Now go back to Psalm 15 with me for a moment. Here in verse 5, "He does not put out his money at interest, Nor does he take a bribe against the innocent." Money in other words, doesn't corrupt him. The availability of wealth does not corrupt him. He doesn't use it to sway things against innocent people. He's ready to share it. He doesn't take advantage of the unfortunate. All of that being a mark of the way that he is disposed towards earthly resources that the Lord has given to him.

So let's take a little bit of an overview here and just see the sweep of what this Psalm has searched us at. Our inner man, what's going on in your thought life? Our conversations, what comes out of your mouth? Your companions, who is it that you join together with? Who is it that you enjoy fellowship with? Your commitments, are you somebody that can be trusted? The way that you handle resources. You see that in this brief Psalm, we have seen a searching display. God has taken a flashlight and shone it around in all of the corners of your life.

Now, let's come back and speak to the believers here, those of you that are Christians, that feel the weight of falling short. Your life does manifest this kind of character. This is the direction of your life even though you stumble from time to time. Two things that I want to say to you. Recognize that what this Psalm is saying is that you're welcome in the presence of God. Because of the work that Christ has done for us in securing our redemption, the work of grace that is being manifested in your heart as you see this spiritual growth, this transforming effect of grace in these different areas of your life, understand that that's pointing to a greater reality. This whole Psalm is about the greater reality of communion and fellowship with a holy God. Those marks in your life are an indication of the reality of grace at work in your heart and therefore become a grounds of hope and rejoicing and confidence.

As we think about the way that this Psalm has stung us, let's step back for a moment and look at one other man as we contemplate this. This Psalm prefigures the perfect righteousness of our Lord Jesus Christ. We see in our Lord Jesus Christ not the imperfect aspirations in carrying this out that we ourselves model but look at verse 2 and let's walk through this real quickly thinking about Christ, that in the Lord Jesus Christ, we saw a man, Scripture described a man, he was that man who walked with perfect integrity. He was that man who worked righteousness. He was that man who always without exception spoke truth in his heart. He was that man in verse 3 who never slandered with his tongue. Who never did evil to his neighbor. He was crucified without cause. Those who crucified him had to acknowledge that this was the Son of God. Pilate said, "I find no guilt in this man." Jesus said, "Which one of you convicts me with sin?" and the whole place fell dead silent because there was such perfect righteousness on display that could not be denied. In whose eyes a reprobate was despised. He was the one who preeminently feared the Lord and honored his Father. Oh, think about the Lord Jesus Christ with his face set to Jerusalem. Going to Jerusalem, knowing what awaited him there was the cross, was an unjust conviction and a bearing of the weight of the sins of the people of God upon his shoulders, separation from his Father. That's what he set out to do when he left heaven to come to earth.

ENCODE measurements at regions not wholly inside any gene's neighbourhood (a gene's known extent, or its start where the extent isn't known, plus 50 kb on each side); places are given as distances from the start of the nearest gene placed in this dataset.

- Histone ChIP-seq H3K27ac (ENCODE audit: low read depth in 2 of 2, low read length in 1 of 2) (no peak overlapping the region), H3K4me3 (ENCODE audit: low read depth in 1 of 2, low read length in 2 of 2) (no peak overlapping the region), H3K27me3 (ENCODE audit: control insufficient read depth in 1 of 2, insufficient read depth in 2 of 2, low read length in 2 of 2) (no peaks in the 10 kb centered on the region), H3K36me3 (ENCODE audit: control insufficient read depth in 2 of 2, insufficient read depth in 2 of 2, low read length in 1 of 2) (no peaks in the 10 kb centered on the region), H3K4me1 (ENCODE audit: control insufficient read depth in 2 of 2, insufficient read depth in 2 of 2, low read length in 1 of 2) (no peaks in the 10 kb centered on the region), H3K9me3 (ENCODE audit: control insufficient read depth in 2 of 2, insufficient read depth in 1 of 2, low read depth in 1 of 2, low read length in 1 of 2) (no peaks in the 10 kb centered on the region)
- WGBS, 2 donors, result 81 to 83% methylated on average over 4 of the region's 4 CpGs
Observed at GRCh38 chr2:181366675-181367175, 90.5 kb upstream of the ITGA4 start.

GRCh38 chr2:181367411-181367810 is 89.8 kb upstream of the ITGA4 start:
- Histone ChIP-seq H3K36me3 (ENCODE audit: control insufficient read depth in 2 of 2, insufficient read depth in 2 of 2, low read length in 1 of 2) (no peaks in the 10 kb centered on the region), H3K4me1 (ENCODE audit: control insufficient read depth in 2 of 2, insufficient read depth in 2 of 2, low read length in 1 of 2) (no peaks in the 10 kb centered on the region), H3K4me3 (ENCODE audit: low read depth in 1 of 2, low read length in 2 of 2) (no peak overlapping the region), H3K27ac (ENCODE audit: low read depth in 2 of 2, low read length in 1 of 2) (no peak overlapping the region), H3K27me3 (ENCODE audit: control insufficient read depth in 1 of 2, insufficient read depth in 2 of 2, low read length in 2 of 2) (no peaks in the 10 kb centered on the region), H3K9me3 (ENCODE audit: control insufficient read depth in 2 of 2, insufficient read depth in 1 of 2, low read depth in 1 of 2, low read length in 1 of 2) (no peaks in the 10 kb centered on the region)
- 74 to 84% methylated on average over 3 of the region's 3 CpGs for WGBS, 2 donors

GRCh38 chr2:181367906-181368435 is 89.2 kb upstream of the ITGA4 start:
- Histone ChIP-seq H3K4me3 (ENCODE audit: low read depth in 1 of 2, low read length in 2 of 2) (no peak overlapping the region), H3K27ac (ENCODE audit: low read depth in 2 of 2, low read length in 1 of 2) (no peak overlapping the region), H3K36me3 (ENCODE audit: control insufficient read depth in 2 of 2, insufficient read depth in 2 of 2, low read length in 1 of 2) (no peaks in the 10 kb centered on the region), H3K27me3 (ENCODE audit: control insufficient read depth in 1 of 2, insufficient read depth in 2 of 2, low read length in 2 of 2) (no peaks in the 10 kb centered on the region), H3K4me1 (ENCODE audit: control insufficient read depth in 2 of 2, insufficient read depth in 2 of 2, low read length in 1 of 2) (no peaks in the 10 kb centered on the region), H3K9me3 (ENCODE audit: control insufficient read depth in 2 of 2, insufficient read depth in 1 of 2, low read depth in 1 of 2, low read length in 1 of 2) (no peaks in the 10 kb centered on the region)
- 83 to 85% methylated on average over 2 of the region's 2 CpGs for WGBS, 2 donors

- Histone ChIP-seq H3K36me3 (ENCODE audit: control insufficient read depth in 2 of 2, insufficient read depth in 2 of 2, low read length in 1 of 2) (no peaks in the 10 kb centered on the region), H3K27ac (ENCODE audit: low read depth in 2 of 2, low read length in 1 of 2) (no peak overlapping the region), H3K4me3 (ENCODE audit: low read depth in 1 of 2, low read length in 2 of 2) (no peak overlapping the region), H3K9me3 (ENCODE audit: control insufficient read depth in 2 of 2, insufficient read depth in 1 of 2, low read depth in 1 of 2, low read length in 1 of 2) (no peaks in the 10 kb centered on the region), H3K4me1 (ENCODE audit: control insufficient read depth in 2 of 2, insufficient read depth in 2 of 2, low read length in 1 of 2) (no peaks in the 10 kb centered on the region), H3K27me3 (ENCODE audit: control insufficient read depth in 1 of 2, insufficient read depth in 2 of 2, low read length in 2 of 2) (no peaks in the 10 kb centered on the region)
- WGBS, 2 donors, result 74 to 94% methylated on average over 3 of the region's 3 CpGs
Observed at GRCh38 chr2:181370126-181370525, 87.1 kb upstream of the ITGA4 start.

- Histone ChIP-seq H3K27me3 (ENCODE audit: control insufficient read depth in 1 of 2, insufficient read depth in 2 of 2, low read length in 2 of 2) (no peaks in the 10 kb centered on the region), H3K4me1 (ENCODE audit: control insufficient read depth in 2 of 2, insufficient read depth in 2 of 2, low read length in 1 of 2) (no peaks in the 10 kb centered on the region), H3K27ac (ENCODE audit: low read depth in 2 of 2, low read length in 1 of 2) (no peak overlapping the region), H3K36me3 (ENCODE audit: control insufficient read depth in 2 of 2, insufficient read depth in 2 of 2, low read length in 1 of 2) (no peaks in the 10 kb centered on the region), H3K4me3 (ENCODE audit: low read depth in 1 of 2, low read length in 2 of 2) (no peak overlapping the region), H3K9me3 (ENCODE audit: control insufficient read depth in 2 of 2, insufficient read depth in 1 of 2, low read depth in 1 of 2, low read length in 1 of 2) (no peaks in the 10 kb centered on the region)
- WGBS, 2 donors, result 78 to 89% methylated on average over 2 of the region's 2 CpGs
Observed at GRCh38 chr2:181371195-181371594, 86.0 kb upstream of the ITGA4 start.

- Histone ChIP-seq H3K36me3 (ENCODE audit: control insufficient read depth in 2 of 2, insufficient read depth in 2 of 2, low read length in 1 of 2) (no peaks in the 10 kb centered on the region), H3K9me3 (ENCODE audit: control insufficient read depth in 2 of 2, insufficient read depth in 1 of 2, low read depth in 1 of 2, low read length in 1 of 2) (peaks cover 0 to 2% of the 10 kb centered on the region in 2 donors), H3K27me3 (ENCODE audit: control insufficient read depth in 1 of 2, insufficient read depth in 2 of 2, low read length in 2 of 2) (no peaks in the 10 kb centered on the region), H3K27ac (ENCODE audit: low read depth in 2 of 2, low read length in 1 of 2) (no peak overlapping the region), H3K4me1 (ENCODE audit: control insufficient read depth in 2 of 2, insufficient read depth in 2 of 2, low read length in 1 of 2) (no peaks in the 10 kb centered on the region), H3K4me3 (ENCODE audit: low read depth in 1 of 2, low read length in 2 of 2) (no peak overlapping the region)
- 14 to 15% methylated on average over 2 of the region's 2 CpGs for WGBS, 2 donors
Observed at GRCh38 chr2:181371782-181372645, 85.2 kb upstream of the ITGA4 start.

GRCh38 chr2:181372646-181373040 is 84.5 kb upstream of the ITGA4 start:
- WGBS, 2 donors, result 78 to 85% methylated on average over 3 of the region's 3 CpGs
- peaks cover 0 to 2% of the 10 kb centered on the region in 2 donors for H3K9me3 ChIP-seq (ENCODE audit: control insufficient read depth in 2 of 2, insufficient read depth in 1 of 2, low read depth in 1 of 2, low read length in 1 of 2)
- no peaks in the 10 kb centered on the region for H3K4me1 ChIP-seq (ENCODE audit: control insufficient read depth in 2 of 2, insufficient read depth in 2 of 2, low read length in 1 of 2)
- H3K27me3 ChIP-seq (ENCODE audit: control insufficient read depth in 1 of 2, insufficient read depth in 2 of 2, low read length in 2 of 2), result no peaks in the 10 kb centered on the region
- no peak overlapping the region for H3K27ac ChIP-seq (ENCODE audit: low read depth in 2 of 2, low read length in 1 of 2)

What do we see reflected in this perfect righteous man from verse 4? If ever there was a man who swore to his own hurt and did not change, we saw the Lord Jesus Christ doing that on the cross. He said, "I have come to seek and to save that which was lost." And there he is on the cross and that's exactly what he's doing. He said he would do it and in the midst of the agony of Calvary, he did not change. He could have called down legions of angels and put a halt to the proceedings but he didn't. In our Lord Jesus Christ, we preeminently see the man who swore to his own hurt and did not change and you and I are the beneficiaries of that great man, that great incarnate God. Your whole spiritual eternity, your spiritual destiny, your spiritual well-being, the forgiveness of your sins, the difference between heaven and hell for you and me depended on that one man, the Lord Jesus Christ, who said, "I will seek them and I will save them," not blinking when it came to his own hurt. When the darkness descended, when he cried out, "My God, my God, why have you forsaken me?" Even in that forsaken, lonely moment of his righteous soul, he did not change. If ever there was a man who swore to his own hurt and did not change, we see it in our lovely Lord Jesus Christ, don't we?

Well, Psalm 15 ends on a promise for us who have trusted in Christ. He asks the question, "Who may dwell with God?" He's answered the question with these representative character traits which we see preeminently exemplified in perfection in Christ. Now this great promise from God that belongs to those of us who know Christ, whose lives have been transformed by grace, here is the promise of God that we are intended to take away and rely on.

He who does these things will never be shaken.